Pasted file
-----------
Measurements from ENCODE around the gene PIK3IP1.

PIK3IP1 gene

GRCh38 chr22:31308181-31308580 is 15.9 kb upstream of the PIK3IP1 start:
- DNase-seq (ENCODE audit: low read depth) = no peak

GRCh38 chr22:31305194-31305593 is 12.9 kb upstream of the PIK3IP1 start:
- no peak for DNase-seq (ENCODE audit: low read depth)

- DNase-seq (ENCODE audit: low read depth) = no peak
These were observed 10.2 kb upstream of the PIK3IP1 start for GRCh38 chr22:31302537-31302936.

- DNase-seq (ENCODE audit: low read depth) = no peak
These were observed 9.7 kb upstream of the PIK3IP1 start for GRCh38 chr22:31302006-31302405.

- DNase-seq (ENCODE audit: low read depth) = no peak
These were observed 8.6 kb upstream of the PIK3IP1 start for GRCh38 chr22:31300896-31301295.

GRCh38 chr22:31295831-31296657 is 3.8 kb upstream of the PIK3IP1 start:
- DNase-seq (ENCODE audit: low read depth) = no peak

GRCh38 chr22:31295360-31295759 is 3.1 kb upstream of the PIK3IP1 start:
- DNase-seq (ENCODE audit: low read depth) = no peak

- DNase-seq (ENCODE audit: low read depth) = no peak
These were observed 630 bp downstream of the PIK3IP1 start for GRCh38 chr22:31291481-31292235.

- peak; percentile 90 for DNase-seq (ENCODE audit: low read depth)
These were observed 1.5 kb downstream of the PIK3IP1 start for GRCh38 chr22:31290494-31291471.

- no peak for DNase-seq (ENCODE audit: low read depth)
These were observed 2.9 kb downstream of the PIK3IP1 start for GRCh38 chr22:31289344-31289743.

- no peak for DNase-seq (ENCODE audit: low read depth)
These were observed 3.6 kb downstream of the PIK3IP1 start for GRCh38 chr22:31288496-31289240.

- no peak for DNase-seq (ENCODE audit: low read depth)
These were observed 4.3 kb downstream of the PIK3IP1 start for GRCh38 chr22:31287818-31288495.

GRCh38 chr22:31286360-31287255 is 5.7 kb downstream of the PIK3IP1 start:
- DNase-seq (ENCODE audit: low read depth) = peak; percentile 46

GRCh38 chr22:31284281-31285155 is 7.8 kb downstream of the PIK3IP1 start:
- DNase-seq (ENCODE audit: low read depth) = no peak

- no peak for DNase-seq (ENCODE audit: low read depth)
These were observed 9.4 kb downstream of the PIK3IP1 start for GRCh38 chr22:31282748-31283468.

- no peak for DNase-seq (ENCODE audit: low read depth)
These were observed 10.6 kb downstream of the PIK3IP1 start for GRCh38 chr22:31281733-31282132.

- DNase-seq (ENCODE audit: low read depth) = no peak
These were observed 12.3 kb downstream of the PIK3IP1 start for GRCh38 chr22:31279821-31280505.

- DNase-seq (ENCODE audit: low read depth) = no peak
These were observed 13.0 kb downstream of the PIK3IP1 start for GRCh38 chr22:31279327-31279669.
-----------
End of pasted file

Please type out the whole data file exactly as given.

Measurements from ENCODE around the gene PIK3IP1.

PIK3IP1 gene

GRCh38 chr22:31308181-31308580 is 15.9 kb upstream of the PIK3IP1 start:
- DNase-seq (ENCODE audit: low read depth) = no peak

GRCh38 chr22:31305194-31305593 is 12.9 kb upstream of the PIK3IP1 start:
- no peak for DNase-seq (ENCODE audit: low read depth)

- DNase-seq (ENCODE audit: low read depth) = no peak
These were observed 10.2 kb upstream of the PIK3IP1 start for GRCh38 chr22:31302537-31302936.

- DNase-seq (ENCODE audit: low read depth) = no peak
These were observed 9.7 kb upstream of the PIK3IP1 start for GRCh38 chr22:31302006-31302405.

- DNase-seq (ENCODE audit: low read depth) = no peak
These were observed 8.6 kb upstream of the PIK3IP1 start for GRCh38 chr22:31300896-31301295.

GRCh38 chr22:31295831-31296657 is 3.8 kb upstream of the PIK3IP1 start:
- DNase-seq (ENCODE audit: low read depth) = no peak

GRCh38 chr22:31295360-31295759 is 3.1 kb upstream of the PIK3IP1 start:
- DNase-seq (ENCODE audit: low read depth) = no peak

- DNase-seq (ENCODE audit: low read depth) = no peak
These were observed 630 bp downstream of the PIK3IP1 start for GRCh38 chr22:31291481-31292235.

- peak; percentile 90 for DNase-seq (ENCODE audit: low read depth)
These were observed 1.5 kb downstream of the PIK3IP1 start for GRCh38 chr22:31290494-31291471.

- no peak for DNase-seq (ENCODE audit: low read depth)
These were observed 2.9 kb downstream of the PIK3IP1 start for GRCh38 chr22:31289344-31289743.

- no peak for DNase-seq (ENCODE audit: low read depth)
These were observed 3.6 kb downstream of the PIK3IP1 start for GRCh38 chr22:31288496-31289240.

- no peak for DNase-seq (ENCODE audit: low read depth)
These were observed 4.3 kb downstream of the PIK3IP1 start for GRCh38 chr22:31287818-31288495.

GRCh38 chr22:31286360-31287255 is 5.7 kb downstream of the PIK3IP1 start:
- DNase-seq (ENCODE audit: low read depth) = peak; percentile 46

GRCh38 chr22:31284281-31285155 is 7.8 kb downstream of the PIK3IP1 start:
- DNase-seq (ENCODE audit: low read depth) = no peak

- no peak for DNase-seq (ENCODE audit: low read depth)
These were observed 9.4 kb downstream of the PIK3IP1 start for GRCh38 chr22:31282748-31283468.

- no peak for DNase-seq (ENCODE audit: low read depth)
These were observed 10.6 kb downstream of the PIK3IP1 start for GRCh38 chr22:31281733-31282132.

- DNase-seq (ENCODE audit: low read depth) = no peak
These were observed 12.3 kb downstream of the PIK3IP1 start for GRCh38 chr22:31279821-31280505.

- DNase-seq (ENCODE audit: low read depth) = no peak
These were observed 13.0 kb downstream of the PIK3IP1 start for GRCh38 chr22:31279327-31279669.